Muscle Milk muscles into the points race at Mosport

The Muscle Milk Aston Martin was victorious at Mossport. (photo by Dave R. Johnson)

BOWMANVILLE, Ontario, Canada (Mosport International Raceway) — It is still not a true points race yet — but the Muscle Milk Aston Martin driven by Lucas Luhr and Klaus Graf made easy work of the field here at the Mosport stop of the American Le Mans Series presented by Patron Tequila and in the process tightened up the point race as the teams head into Mid-Ohio next week.

While racing is never as easy as it sometimes looks on the track, the Aston Martin of Luhr and Graf certainly made it look as if their entry was the “Queen of the ball” as they were top qualifier, jumped into the lead from the start and looked as if they would stroll to an easy win. The car was certainly “working” but a miscue during the race’s first and only full-course caution caused Luhr to miss his first opportunity to take pit lane, putting Chris Dyson in the series-leading Mazda into the LMP1 lead.

But with speed to burn, Luhr set off to right the pit stop wrong and reeled in the Mazda near the halfway mark of the timed (2:45) race and then cruised to a nearly 30 second win over the Mazda. The win, its second of the year, moved the Aston Martin to within 26 points of the Mazda Team and certainly has to have gotten the attention of the Mazda’s team who’s lead is based on their 30 point performance at the season opener in Sebring where the Aston Martin did not race. In you throw out the first race of the season, then the Muscle Milk Aston Martin leade the point series over the last three races by four points. 

In the high;y competitive GT class, it was the Corvette of Oliver Gavin and Jan Magnussen taking the class win and breaking a string of three straight BMW Team RLL wins.  The race-within-a-race was perhaps the most interesting segment of the Mossport ALMS event as cars “rubbing paint”, penalties, and hard driving gave the class something of Hitchcockian feel.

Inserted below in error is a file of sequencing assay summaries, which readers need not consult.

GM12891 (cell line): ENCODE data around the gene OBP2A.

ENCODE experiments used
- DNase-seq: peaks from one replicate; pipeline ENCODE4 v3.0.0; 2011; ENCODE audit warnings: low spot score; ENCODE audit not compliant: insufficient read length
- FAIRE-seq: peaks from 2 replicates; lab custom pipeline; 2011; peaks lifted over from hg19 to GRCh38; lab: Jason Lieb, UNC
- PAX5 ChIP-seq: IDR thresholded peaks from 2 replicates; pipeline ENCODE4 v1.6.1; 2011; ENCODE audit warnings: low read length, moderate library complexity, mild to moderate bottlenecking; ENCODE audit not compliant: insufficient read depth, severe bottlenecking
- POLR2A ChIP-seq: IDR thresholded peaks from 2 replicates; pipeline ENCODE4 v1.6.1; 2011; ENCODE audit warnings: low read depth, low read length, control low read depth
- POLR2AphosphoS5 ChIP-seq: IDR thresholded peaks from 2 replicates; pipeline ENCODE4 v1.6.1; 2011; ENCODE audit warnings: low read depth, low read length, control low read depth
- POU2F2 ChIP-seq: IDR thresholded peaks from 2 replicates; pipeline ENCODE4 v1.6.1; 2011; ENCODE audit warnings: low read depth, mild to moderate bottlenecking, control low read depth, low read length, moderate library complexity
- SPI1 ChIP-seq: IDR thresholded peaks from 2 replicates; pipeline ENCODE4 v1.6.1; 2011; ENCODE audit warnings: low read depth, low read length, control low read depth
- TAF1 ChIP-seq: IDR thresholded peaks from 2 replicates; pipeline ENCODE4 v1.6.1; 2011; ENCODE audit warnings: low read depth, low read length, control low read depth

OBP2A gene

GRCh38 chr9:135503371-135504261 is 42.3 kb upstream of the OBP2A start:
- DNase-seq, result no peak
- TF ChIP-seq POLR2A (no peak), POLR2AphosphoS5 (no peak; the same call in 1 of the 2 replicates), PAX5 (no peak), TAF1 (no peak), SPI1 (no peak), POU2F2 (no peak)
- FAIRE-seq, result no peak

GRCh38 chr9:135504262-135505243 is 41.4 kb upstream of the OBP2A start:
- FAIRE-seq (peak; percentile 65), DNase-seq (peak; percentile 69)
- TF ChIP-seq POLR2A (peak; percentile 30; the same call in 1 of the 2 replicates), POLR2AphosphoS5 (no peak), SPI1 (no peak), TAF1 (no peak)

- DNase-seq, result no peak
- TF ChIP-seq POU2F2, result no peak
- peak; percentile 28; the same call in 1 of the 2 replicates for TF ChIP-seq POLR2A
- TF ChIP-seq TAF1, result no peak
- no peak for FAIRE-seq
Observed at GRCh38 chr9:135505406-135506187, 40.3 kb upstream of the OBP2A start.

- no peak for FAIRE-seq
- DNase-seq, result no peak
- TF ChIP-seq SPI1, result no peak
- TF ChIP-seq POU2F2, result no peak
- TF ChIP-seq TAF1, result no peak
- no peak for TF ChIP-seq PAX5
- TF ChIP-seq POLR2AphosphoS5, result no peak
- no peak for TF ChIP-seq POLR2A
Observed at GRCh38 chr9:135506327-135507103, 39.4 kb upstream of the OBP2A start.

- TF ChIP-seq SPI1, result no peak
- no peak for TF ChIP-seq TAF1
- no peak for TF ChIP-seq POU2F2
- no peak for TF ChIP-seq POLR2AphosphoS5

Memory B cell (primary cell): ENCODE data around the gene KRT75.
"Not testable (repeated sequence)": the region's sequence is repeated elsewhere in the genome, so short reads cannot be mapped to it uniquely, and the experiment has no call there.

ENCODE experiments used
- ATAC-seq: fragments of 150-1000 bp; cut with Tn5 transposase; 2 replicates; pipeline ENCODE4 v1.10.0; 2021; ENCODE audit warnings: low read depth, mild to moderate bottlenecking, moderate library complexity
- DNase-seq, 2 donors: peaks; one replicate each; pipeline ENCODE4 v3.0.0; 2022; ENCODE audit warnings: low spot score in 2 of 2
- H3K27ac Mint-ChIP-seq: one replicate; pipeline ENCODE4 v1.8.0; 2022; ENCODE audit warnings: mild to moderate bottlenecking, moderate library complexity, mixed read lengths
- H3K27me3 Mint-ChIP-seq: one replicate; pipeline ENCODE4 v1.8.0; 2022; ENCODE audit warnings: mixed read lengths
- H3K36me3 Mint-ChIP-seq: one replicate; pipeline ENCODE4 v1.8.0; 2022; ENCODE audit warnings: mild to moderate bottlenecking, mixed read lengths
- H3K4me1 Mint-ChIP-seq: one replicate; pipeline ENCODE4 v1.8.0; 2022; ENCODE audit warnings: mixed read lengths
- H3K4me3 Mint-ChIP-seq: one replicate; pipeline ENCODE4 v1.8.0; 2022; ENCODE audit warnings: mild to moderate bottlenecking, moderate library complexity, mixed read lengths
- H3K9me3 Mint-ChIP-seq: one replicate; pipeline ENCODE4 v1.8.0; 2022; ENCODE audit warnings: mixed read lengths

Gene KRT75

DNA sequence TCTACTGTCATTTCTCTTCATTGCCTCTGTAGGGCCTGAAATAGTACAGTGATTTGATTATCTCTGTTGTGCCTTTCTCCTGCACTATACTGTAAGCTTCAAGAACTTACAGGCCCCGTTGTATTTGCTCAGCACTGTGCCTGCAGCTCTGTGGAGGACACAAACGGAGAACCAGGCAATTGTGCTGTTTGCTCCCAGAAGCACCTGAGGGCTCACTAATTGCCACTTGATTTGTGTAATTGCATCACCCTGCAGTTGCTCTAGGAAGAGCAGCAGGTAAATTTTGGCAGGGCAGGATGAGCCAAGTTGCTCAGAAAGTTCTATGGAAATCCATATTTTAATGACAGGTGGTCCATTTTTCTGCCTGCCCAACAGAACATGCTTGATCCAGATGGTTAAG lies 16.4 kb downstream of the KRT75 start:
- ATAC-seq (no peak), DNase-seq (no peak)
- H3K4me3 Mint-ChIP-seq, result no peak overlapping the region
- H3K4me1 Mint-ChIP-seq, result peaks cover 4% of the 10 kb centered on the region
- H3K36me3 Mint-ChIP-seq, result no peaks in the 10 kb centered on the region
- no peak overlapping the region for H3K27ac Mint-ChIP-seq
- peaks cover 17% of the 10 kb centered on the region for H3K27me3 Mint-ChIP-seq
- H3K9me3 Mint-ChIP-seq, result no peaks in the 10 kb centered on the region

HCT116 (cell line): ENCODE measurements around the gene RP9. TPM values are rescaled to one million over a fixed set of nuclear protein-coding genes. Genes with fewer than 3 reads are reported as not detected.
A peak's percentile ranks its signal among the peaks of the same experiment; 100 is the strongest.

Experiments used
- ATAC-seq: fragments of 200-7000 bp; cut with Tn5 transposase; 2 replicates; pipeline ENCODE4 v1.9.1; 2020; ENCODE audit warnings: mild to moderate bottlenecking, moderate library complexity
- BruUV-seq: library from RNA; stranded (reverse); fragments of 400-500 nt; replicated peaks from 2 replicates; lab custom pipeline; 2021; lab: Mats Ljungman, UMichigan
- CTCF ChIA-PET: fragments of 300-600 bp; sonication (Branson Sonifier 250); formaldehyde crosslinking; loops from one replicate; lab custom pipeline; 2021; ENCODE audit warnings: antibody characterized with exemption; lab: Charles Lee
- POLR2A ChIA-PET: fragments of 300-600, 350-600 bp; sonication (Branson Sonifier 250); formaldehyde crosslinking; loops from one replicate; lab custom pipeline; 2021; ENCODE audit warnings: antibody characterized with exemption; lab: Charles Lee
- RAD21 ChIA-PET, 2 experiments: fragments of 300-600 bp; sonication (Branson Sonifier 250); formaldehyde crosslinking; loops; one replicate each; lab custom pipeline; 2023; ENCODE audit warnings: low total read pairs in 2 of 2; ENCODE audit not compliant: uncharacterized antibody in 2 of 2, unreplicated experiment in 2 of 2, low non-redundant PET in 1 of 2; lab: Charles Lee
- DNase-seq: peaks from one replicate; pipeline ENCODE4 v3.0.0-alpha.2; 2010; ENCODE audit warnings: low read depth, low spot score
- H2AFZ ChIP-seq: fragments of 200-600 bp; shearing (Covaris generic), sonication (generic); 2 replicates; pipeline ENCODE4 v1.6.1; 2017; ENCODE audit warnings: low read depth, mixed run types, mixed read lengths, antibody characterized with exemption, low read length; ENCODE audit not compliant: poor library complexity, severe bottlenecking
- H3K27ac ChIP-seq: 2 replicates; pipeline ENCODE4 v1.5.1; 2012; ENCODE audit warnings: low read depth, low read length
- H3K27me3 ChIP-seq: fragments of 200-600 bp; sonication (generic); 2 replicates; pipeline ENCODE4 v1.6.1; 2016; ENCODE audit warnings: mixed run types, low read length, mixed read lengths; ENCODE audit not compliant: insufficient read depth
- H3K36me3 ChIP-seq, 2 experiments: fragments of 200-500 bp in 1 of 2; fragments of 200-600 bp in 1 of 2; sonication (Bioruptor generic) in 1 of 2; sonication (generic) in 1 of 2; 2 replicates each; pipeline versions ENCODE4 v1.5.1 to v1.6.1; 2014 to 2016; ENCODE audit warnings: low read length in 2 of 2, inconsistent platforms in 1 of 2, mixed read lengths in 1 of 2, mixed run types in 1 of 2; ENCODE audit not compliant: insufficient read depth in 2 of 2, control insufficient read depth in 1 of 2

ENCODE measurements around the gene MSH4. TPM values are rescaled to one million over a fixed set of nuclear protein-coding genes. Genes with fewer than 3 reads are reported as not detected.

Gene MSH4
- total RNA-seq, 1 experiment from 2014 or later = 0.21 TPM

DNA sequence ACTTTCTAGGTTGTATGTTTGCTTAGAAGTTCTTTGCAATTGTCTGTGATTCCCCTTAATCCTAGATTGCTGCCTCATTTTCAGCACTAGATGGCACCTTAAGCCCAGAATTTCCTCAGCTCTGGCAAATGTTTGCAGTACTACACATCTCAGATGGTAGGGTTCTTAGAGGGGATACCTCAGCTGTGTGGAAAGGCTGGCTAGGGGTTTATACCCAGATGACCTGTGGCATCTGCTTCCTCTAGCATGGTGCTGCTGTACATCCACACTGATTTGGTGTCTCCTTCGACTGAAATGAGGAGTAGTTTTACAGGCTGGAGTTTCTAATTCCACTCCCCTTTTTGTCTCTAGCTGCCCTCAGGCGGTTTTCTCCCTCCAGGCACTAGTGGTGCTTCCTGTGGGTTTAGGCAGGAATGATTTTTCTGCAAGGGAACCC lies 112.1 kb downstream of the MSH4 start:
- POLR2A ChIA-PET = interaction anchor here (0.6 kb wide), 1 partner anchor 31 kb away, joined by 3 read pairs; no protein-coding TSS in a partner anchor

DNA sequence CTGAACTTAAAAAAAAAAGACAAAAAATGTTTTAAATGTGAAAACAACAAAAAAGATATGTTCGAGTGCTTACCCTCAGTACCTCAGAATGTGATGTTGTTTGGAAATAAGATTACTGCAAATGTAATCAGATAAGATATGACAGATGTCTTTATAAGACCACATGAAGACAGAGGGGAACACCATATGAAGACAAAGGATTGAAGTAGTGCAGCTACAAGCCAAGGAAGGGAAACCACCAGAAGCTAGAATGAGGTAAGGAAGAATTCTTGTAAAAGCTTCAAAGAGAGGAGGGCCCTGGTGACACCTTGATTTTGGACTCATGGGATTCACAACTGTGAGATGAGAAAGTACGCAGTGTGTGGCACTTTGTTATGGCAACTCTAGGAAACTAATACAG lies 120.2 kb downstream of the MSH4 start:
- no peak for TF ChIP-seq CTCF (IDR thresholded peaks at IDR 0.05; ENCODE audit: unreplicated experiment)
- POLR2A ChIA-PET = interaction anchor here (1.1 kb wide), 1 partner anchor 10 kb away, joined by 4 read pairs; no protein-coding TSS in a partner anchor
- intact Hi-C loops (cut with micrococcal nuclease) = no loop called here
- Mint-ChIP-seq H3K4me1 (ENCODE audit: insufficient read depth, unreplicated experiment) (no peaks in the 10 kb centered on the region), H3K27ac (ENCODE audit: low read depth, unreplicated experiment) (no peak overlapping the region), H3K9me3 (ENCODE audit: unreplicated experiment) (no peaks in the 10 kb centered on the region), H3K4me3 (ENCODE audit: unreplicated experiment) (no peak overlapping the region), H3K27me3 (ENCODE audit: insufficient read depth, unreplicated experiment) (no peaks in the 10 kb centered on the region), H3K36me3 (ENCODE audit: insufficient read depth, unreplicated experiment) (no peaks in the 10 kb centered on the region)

In scene one of this frentic movie a full-course caution started the action when Joey Hand made contact in his BMW M3 GT with Risi Competizione’s Ferrari F458 Italia of Toni Vilander. A penalty for Hand promoted Jörg Bergmeister and the Flying Lizard Porsche 911 GT3 RSR into the lead. However, the lead was short-lived as less than 30 minutes later, in scene two,  Bergmeister got the Porsche sideways in Turn 10, handing the lead to Bill Auberlen in the second BMW Team RLL entry.
After the final round of pit stops with Dirk Werner now in the driver’s seat, it seemed as if the BMW was on it was to another win — if it could hold off  Magnussen’s Corvette Racing Chevrolet Corvette C6.R. But the climax of this event — which to a certain extent could be seem as an anti-climax — happened:  with less than 20 minutes remaining, another penalty cost BMW the lead once again. Officials deemed Werner’s contact with GTC leader Pumpelly at Turn 10 as avoidable and called the No. 55 into the penalty box. It promoted Magnussen to the GT lead — and that’s the way the race finished.

“It was one of those moments where you see the incident, and you think, in the past the person gets a penalty,” Gavin said. “It was called that way, and it was something that aided us to get the win. Jan still had to do a lot of hard work out there and navigate the traffic… Hats off to Jan and the team, just a stellar job today. I knew from my stint that if Jan was on the Ferrari gearbox coming out of Turn 5, you could probably get a tow coming out and use the momentum to get by. He executed brilliantly and then sliced through traffic to get a 4- or 5- second lead.”

Magnussen held off Jamie Melo, who teamed with Vilander, by 4.409 seconds. Werner brought the No. 55 BMW he shares with Auberlen home in third.

Dyson, Mazda hold serve on home court


The Mazda leads the Aston Martin home as the Mazda team wins on its home courts.

LIME ROCK PARK, LAKEVILLE, CT — Winning on your home court is a key ingredient for winning a championship in any sport and on the Americdan Le Mans Series presented by Tequila Patron the duo of Chris Dyson and Guy Smith did just that in a heated battle that saw the lead change six times with Muscle Milk Aston Martin Racing  before they took the checkered flag. BMW Team RLL also picked up where it left off, scoring its third consecutive GT victory